I was talking with a colleague of mine this morning about his role and what it meant, and I made a mental note to blog about some of my ideas. Given that my ability to remember anything peaks at about a day, I thought I better write it down now. I predict there will be a lot of holes here – I’ll fill those in later or in the comments – but here goes.
Regardless of how you feel about the health of software testing (which depends largely on your ability to interpret a metaphor), for me, it’s getting easier and easier to see that testing is changing. Granted, it’s changing along with the software under test, so if you’re testing the same sort of desktop software products you have been for years, using development practices even older, the good news is that you’re safe – your testing world probably isn’t going to change either.
The rest of us are working on software that releases quickly and often, using development practices that support that cadence. In our world, it just doesn’t make sense for a test team to invest a bunch of time in functional testing. It’s cheaper and more cost efficient to have the programmers who write the code write tests to verify unit and functional correctness. This eliminates unnecessary back and forth, and forces programmers to write more testable (and often simpler) code from the beginning, resulting in easier maintainability and extension of the code.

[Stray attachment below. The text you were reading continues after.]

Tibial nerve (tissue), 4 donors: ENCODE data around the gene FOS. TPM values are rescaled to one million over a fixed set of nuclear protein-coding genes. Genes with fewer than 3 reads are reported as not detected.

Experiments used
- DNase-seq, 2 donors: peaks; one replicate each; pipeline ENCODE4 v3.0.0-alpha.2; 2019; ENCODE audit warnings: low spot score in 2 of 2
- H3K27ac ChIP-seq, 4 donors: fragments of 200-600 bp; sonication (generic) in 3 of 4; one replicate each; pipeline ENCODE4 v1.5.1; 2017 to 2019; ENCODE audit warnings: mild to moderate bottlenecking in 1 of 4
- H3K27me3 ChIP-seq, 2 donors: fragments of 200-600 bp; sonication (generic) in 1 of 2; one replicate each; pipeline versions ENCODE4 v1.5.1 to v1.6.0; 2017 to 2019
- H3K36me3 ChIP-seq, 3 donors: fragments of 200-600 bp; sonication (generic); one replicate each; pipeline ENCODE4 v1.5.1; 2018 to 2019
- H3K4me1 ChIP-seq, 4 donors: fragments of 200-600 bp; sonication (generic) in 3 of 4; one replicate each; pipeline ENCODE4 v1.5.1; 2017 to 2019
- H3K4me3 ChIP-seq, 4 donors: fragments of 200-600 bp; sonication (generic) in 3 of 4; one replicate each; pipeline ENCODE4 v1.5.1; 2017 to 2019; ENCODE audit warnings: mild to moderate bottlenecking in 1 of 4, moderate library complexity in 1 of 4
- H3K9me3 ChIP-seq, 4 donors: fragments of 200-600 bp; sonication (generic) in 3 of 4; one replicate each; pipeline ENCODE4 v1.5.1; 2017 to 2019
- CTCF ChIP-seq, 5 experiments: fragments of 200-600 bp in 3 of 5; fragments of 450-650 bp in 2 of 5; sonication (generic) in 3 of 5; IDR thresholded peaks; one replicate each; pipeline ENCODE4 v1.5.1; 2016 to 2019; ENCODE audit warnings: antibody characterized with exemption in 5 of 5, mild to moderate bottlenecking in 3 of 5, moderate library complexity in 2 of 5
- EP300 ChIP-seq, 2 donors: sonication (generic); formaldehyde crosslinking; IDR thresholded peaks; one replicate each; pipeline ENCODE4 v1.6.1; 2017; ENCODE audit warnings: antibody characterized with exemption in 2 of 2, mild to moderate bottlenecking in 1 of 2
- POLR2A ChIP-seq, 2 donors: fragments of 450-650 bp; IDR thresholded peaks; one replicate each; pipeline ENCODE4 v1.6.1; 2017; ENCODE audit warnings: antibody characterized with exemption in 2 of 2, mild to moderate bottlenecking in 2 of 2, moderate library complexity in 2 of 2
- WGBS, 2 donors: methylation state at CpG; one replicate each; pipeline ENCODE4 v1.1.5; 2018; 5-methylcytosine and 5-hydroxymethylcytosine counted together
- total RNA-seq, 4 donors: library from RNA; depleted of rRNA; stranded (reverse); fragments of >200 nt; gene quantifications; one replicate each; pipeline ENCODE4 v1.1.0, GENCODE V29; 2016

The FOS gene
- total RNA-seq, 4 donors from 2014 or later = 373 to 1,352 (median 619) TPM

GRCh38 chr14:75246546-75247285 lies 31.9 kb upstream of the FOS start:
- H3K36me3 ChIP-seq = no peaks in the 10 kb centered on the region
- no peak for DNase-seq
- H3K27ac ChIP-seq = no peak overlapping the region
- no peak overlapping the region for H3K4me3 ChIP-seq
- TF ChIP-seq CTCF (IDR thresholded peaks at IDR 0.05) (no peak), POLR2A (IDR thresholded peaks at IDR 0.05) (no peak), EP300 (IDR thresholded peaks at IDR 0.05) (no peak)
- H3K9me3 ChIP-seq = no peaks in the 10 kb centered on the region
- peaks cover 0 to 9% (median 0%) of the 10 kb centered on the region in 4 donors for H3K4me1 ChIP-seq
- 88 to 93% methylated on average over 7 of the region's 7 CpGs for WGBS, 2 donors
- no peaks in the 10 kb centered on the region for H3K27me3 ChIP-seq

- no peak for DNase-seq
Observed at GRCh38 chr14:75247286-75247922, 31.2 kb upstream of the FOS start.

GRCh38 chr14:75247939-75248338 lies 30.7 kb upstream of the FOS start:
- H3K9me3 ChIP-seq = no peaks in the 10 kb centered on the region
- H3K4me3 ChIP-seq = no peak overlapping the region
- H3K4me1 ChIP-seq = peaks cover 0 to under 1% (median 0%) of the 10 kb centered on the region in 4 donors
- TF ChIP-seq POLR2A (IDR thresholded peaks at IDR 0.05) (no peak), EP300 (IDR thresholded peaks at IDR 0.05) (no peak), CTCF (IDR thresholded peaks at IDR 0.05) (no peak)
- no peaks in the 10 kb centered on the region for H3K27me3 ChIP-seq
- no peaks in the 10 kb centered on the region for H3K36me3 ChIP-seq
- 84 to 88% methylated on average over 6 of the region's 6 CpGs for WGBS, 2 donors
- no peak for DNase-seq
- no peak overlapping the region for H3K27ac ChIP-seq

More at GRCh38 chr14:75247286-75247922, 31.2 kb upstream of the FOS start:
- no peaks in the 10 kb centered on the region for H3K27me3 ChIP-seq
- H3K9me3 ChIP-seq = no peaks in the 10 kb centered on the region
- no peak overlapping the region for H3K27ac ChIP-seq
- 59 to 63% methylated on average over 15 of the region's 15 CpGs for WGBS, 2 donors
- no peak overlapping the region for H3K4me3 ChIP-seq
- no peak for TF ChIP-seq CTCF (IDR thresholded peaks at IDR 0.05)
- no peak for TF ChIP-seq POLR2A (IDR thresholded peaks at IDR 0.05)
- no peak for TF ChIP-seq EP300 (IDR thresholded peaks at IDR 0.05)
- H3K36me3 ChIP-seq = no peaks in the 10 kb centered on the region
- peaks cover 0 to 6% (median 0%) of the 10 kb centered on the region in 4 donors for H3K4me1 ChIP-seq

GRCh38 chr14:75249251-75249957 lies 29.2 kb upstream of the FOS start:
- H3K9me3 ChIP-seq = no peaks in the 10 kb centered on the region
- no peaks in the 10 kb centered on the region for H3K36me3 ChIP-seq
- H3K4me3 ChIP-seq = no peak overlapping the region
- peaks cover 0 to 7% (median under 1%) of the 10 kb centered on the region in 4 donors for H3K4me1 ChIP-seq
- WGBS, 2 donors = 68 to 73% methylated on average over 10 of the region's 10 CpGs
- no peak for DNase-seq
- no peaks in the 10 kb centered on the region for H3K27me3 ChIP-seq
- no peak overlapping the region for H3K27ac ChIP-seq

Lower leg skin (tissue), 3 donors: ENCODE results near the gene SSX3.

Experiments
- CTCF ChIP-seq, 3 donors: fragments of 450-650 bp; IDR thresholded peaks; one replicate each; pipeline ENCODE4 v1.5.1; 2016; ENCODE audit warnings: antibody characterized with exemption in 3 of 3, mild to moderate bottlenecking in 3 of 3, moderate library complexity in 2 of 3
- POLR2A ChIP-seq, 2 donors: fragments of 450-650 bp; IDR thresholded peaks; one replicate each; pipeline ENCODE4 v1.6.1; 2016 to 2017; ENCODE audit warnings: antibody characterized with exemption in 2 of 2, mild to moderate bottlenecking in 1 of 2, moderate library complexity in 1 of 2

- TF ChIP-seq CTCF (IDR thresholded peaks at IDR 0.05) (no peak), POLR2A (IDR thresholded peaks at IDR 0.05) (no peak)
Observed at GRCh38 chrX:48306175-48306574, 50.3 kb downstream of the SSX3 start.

Of course, you don’t need to tell me that it’s a long leap from functional correctness to usable software. Given a beer or two, I’ll give you names of products I’ve worked on that have been near functionally perfect, yet near failures in the market. This gap is where my future of test lives. Another colleague (one with no blog) says, “We can define what programmers do, and what program managers do fairly easily. Testers do the remainder.” This statement remains correct – even if “the remainder” is a moving target.
One big role falling into the remainder is that of data analysis / data science / data interpretation / whatever you want to call the analysis of customer data rolling in. As products move more and more into the cloud, there are more and more opportunities to run tests and analysis in production and get data in near real time. I honestly think that the ability to provide actionable product insights from terabytes or more of data is the key to a six-figure plus paycheck for decades to come. Some testers will fit naturally into this role – but I have a hunch we’ll find a lot of people in this role with backgrounds in Mathematics or Statistics than from Computer Science.
When you think about “the remainder”, there’s another big hole. I think we’ll always need people to look at big end-to-end scenarios and determine how non-functional attributes (e.g. performance, privacy, usability, reliability, etc.) contribute to the user experience. Some of this evaluation will come from manually walking through scenarios), but there will be plenty of need for programmatic measurement and analysis as well (e.g. is there real value in manual performance tests, or manual stress tests?). I don’t know if there’d be more or less specialization than there is today, and don’t know if it matters…but it may.
There may be other new roles, while some roles abundant today may go away – although not immediately, as I still see several openings for “Functional Test Engineer” on a popular job site. Short story is that I’m cool with this future. Others may not be, and that’s ok. I’m just happy to ride the wave.